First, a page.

Why Water is Necessary For Life

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Why Water is Necessary For Life

Water makes up 60-75% of human body weight. Loss of only 4% of body water leads to dehydration, and loss of 15% can be fatal. Similarly, a person can live a month without food but cannot live for three days without water. This significant dependence on water governs all forms of life on a large scale. Water is essential for survival, but why make it so important?

Why Water is Necessary For Life

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Why Water is Necessary For Life


The Molecules are made up of water.

Many of the roles of water in supporting life are due to its molecular structure and specific characteristics. Water is a simple molecule consisting of a small, positively charged hydrogen atom and a large, negatively charged oxygen atom. When hydrogen is attached to oxygen, it produces a proportional molecule with a positive charge on one side and an adverse order on the other (Figure 1). This difference in compensation is called the polar coefficient, and it dictates how water interacts with other molecules.

Water is a Universal Solvent

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As polar molecules, the water interacts perfectly with other polar molecules, such as itself. This is due to the tendency in which negative charges attract each other. Because every molecule of water has negative parts and a positive part, each side is drawn to the opposite charge molecule. This attraction allows water to form relatively strong connections, called bonds, to other polar molecules around it, including other water molecules. In this case, the positive hydrogen of a water molecule will bind to the adjacent molecule’s harmful oxygen, whose own hydrogens are attracted to the next oxygen, and so on (Figure 1). The important thing is that in this relationship, water molecules stay together in a property called harmony. The integration of water molecules helps plants carry water to their roots. Harmony also contributes to the high boiling point of water, which helps animals regulate their body temperature.

Furthermore, since most biological molecules have some electrical balance, polar and water molecules can form bonds with both their positive and negative regions. In encircling the polar molecules of another substance, water penetrates all the niches and crevices between the molecules, effectively breaking it down and dissolving it. This is what happens when you add a drop of sugar to sugar. Water and sugar are both polar, allowing individual water molecules to surround the sugar molecules, breaking down the sugar, and dissolving it. Is done. Like polarity, some molecules are made up of ions or particles that compensate for it. Water separates these ionic molecules by interacting with both positive and negatively charged particles. This is what happens when you add salt to the water because salt contains sodium and chloride ions.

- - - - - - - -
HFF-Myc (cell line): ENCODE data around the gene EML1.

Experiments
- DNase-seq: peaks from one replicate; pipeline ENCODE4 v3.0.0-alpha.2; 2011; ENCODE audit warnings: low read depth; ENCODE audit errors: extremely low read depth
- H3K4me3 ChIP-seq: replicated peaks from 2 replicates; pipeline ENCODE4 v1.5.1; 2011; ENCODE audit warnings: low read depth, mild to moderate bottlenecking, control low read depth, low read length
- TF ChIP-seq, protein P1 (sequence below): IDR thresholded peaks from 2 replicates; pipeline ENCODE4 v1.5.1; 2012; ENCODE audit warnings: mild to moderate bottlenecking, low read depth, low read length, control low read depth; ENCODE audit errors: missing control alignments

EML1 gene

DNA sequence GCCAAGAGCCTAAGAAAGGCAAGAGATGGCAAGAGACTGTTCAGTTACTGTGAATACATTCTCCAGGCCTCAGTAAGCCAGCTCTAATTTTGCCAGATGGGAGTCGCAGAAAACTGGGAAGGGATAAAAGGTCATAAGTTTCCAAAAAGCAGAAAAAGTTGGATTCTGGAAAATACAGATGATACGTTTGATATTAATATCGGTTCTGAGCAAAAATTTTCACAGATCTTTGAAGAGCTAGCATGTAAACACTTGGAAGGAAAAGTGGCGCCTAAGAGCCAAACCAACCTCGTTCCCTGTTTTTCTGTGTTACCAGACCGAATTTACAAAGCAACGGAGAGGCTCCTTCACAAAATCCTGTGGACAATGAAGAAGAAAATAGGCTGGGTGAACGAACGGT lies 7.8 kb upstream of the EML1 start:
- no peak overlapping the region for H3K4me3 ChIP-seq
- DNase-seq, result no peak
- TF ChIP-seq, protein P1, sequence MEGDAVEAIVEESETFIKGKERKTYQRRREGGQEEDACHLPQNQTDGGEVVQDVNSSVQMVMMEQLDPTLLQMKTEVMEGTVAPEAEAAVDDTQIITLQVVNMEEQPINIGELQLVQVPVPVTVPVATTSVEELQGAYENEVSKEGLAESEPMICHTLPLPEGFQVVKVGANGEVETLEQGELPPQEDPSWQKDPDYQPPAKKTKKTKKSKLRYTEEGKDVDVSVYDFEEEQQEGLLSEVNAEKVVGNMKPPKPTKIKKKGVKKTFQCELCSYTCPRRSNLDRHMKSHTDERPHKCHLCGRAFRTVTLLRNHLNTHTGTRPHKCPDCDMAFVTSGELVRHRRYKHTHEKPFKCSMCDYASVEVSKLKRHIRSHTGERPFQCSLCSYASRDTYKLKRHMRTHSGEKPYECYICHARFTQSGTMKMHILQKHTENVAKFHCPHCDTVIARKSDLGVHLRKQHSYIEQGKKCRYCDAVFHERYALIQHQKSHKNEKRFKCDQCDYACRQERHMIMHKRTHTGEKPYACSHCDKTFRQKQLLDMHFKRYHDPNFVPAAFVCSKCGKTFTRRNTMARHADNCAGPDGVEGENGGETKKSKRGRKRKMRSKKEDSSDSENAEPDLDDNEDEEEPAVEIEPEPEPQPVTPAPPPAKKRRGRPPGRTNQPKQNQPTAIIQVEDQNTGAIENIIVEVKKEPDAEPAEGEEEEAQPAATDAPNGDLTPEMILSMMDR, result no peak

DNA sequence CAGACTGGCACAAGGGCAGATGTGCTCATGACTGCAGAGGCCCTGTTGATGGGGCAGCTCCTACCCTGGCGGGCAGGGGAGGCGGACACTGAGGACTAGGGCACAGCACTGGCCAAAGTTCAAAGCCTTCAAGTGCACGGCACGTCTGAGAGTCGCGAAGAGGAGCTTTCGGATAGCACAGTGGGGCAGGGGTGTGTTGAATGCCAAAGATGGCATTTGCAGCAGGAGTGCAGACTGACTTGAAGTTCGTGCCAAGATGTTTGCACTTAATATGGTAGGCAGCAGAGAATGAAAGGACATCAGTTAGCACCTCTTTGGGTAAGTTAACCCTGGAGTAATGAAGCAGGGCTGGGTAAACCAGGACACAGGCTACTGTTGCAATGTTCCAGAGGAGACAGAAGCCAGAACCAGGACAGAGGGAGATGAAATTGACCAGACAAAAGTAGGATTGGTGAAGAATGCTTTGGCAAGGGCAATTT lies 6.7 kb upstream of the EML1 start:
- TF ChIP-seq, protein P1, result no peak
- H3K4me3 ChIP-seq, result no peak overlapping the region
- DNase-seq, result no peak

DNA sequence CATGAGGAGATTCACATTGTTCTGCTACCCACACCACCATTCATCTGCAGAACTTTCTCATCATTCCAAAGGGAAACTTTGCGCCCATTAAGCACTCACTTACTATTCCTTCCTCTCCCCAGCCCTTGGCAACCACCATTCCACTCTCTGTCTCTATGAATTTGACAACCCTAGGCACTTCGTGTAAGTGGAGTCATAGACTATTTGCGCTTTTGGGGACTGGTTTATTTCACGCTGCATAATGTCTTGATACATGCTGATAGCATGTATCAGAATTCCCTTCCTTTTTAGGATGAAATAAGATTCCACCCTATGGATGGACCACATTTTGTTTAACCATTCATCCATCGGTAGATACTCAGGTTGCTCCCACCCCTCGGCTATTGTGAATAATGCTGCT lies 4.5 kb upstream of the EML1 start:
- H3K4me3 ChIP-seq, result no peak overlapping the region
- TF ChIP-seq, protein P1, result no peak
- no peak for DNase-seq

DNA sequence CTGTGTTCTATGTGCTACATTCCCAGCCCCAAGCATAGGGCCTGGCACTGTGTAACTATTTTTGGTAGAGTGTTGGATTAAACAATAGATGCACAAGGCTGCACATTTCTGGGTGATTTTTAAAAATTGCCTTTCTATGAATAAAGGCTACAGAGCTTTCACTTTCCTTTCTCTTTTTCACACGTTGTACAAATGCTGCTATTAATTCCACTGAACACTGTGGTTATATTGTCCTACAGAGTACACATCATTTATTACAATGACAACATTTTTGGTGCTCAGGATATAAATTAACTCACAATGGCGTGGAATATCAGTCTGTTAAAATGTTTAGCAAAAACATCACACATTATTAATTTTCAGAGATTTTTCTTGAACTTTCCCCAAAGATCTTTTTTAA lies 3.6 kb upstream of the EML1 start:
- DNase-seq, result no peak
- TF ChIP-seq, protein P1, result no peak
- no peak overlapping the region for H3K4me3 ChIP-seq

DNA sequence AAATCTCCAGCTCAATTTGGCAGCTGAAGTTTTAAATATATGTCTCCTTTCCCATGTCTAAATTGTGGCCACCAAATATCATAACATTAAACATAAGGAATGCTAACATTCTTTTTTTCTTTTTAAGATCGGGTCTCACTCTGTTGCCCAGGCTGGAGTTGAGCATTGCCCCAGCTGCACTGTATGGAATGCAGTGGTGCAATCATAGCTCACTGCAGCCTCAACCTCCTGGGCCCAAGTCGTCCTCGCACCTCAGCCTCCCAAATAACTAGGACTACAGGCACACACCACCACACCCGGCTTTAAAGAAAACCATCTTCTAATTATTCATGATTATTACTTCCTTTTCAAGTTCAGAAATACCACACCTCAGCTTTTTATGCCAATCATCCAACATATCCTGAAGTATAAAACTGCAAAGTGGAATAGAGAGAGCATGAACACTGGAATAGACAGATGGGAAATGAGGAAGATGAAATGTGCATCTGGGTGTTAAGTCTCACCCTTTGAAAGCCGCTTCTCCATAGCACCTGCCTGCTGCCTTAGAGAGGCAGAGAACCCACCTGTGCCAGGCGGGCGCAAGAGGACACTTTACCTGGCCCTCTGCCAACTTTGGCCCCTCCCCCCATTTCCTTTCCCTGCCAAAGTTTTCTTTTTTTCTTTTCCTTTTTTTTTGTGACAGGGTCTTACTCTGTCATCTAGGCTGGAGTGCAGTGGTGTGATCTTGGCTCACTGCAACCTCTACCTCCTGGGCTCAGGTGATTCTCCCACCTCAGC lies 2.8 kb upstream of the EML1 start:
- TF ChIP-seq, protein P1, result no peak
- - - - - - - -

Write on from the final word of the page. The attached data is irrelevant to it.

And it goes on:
The vast water ability to dissolve many molecules has earned it the status of “universal solvent”. This ability makes water such an invaluable life-sustaining force. At the biological level, water as a solution helps cells to use oxygen or nutrients. Water-based solutions such as blood help move molecules to where they are needed. Thus, the role of water as a solvent facilitates transport molecules such as respiratory oxygen and has a huge impact on the ability and quality of drugs to reach their targets in the body.

Water Supports Cellular Structure

Water also has an essential structural role in biology. Water fills the cells to help maintain vision, shape, and texture (Figure 2). The water inside many cells (which make up the human body) creates pressure that opposes external forces, such as inflating a balloon. However, even some plants that can maintain their cell structure without water still need water to survive. Water allows everything inside the cells to take on a unique shape. Because the condition is essential for biochemical processes, it is one of the most crucial water roles.

Water also helps in the formation of surrounding cell membranes. A membrane surrounds each cell on Earth, mostly made up of two layers of molecules called phospholipids (Figure 3). Like water, phospholipids have two distinct components: a polar “head” and a non-polar “tail”. Because of this, polar heads interact with water, while non-polar tails try to avoid water and communicate with each other instead. In search of these favorable interactions, phospholipids automatically form boilers, leaving the water facing the outside of the sides and the tail. The biliary encloses the cells and allows substances such as salts and nutrients to enter and exit the cell. The interactions are involved in the formation of the membrane are so strong that the membrane becomes unstructured and does not interfere easily. Without water, cell membrane structure would be lacking, and without proper membrane structure, cells would fail to keep vital molecules inside the cell and harmful molecules outside the cell.

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